manner to produce these spines, as the To enable us to account for the longi. neck of the animal bas served to form the tudinal, raised and thickened ribs, which borclered edge of the shell, by an addicross, in a longitudinal direction, the tion of the testaceous matter at each time turns of the spire, and which are termed the neck of the animal, at certain periods, varices by Linn:us, it is necessary to re- passed out or returned into the shell. fer to the formation of the opening of land The confirmation of this being the mode sheils, when they have obtained their full of their formation is yielded, by the cirgrowth. At this period the tip of the cumstance of these spines being ranged shell, from the frequent egress and re- in lines, at equal distances, on the ribbed turn of the animal through the opening, protuberances, or varices of Linnæus, the has an additional portion of the testaceous formation of which has not only been sie matter repeatedly deposited upon it, by milar, but simultaneous which it acquires a bordered edge, which T he production of the channel, or differs in size and thickness in the shells gutter, (the cauda of Linnæus,) depends of different animals. But in sea-shells, on circumstances extremely similar to the growth of the shell is not completed those on which has depended the formaon the formation of this bordered lip; tion of the various parts already noticed. the continuation of the spire still proceed. All those animals whose shells have this ing atier its formation. To explain the termination, are endued with an organ of formation of these ribbed longitudinal pro- a cylindrical form, capable of being conjections, it is therefore only necessary to tracted and extended, so as to allow the suppose the animal, after having formed animal to explore its path, or to attach the bordered edge to the mouth of the itself to neighbouring bodies. By the shell, to have proceeded uninterruptedly frequent employment of this organ, and for a certain period in the formation of the by its necessarily accompanying frequent common smooth surface of the shell, which alternate contractions and extensions, its as it would then extend beyond the lately surface, which possesses the property of formed lip, would now renderit a rib pro. exuding a testaceous substance, must at


each passage and return contribute to the

DIVALVES, OR CONCIL. formation of this canal, which would serve the purpose of a sheath to it.

4. Mya. Gaper. Shell generally gap. By an ingenious application of these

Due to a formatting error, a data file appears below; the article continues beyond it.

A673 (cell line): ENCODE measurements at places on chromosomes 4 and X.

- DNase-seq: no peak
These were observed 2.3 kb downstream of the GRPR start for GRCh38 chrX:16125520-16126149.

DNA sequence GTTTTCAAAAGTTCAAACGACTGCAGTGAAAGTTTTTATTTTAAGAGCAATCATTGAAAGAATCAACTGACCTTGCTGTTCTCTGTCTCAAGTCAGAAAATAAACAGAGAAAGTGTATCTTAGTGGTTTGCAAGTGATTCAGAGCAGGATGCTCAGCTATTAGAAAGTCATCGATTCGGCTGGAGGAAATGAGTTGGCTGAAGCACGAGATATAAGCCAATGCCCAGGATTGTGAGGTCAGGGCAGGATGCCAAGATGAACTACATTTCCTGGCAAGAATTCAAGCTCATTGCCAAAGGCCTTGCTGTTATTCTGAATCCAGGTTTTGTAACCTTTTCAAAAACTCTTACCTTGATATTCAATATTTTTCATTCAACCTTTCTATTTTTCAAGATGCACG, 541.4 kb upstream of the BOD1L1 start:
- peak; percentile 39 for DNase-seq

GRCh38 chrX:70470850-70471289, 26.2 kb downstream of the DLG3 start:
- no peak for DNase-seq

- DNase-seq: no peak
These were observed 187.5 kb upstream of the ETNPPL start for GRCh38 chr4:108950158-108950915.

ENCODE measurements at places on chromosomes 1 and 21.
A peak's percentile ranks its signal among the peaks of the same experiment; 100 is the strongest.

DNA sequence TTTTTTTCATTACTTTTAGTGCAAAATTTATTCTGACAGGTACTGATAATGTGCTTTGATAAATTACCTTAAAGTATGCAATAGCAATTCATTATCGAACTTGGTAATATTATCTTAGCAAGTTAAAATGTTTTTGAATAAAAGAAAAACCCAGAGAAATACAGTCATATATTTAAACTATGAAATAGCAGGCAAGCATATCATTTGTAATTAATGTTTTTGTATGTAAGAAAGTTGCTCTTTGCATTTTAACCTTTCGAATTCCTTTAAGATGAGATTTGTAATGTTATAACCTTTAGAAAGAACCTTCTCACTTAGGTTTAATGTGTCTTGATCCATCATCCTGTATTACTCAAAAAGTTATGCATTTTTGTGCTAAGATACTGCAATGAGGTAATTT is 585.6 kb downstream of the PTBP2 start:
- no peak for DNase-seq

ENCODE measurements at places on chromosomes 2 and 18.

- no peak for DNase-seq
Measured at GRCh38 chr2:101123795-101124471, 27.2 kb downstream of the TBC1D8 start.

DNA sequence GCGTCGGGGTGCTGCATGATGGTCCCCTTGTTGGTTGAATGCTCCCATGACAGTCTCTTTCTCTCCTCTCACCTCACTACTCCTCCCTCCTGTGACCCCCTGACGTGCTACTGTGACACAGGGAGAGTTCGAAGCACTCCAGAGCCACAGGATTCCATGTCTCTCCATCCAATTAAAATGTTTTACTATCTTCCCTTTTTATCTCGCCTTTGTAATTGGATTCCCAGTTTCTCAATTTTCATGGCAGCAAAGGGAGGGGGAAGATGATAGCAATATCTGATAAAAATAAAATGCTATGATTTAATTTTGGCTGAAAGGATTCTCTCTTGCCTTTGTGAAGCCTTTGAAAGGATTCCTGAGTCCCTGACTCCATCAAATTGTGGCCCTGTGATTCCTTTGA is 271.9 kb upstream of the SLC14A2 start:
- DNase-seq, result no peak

ing at one end; the hinge with, for the

most part, a thick, solid, spreading tooth, principles of Reaumur, Bruguiere and Brogniart (* Bulletin de la Societé Philo

not inserted in the opposite valve.

5. Solen. Razor-shell. Shell oblong, mathique," No. 25.) have very satisfacto

gaping at both ends ; hinge with a suburily explained the production of the seve

lated reflexed tooth, often double, not inral fissures, striæ, grooves, and other mo. difications of the forms and surfaces of dif.

serted in the opposite valve : the lateral

margin rather obsolete. ferent shells. The author last mentioned has shown, tbat, in some instances, the or.

6. Tellina. The foreside of the shell gan by which soine changes have been

sloping downwards; the hinge, in geneproduced in the later formed part of the

al, with three teeth; the side teetli, in shell was not acquired by the animal until

one of the valves, being either flat or it had obtained its full size.


By an appli. cation of these principles to bivalves, and

7. Cardium. .Shell with equal and even to multivalves, their peculiarities of

nearly equilateral valves, longitudinally form have also been very ingeniously ac

ribbed, or sulcated, the margin dentai. counted for. It has been found, that, in

ed; the hinge having, in the middle, two bivalves, the part of the animal which is

alternating teeth, one commonly incurvtermed the mantle is the organ on which

ed, and two lateral, remote teeth, insert.

ed into each other. the peculiarity of the form of each chiefly depends; it answering in this respect to

8. Mactra. Shell with equal, but inethe collar, or neck of the animal, belong

quilateral valves; the hinge a complicat.

edi, central tooth, with an adjoining pit, ing to univalve shells.

and remote lateral teeth, inserted in the It does not seem necessary here to dwell opposite valves. on the labours of those, who, previous to 9. Donax. The anterior margin of the the time of Linnæus, had endeavoured to shell very obtuse, the margin often credispose of shells under the most compre. nulated, two teeth at the hinge, and on frensive and distinctive arrangement. the binder margin a single one, (rarely Whatever had been done before with this two, or three, or none,) somewhat review gave way to the more lucid and cor. mote. rect disposition which Linnæus adopted; 10. Venus. The lips lying over the but this is certainly by no means the ne anterior margin; the linge with three plus ultra : other divisions appear in some teeth close together, the lateral ones di. instances deserving of adoption, and new verging from the apex. genera require to be admitted. It is, 11. Spondylus. With rigid, unequal therefore, intended to give here Lin. valves; the hinge being formed by two næus's arrangement of the genera, omit. recurved teeth, with a cavity between. ting the species; afterwards to give that 12. Chama. The shell heavy; the hinge which has been adopted by Du Bosc, a gibbous projection, inserted in an ob. . agreeable to the discoveries and obser. lique cavity; the fore parts closed, with. vations of Lamarck, Brugulere, and out cartilages. others; and to offer a few explanatory 1 3. Arca. Equivalved; the hinge with remarks, for the purpose of showing numerous, acute, and alternately inserted the propriety or impropriety of the de. teeth. ' viations from the arrangement of Lin. 14. Ostrea. With unequal valves, 1æus.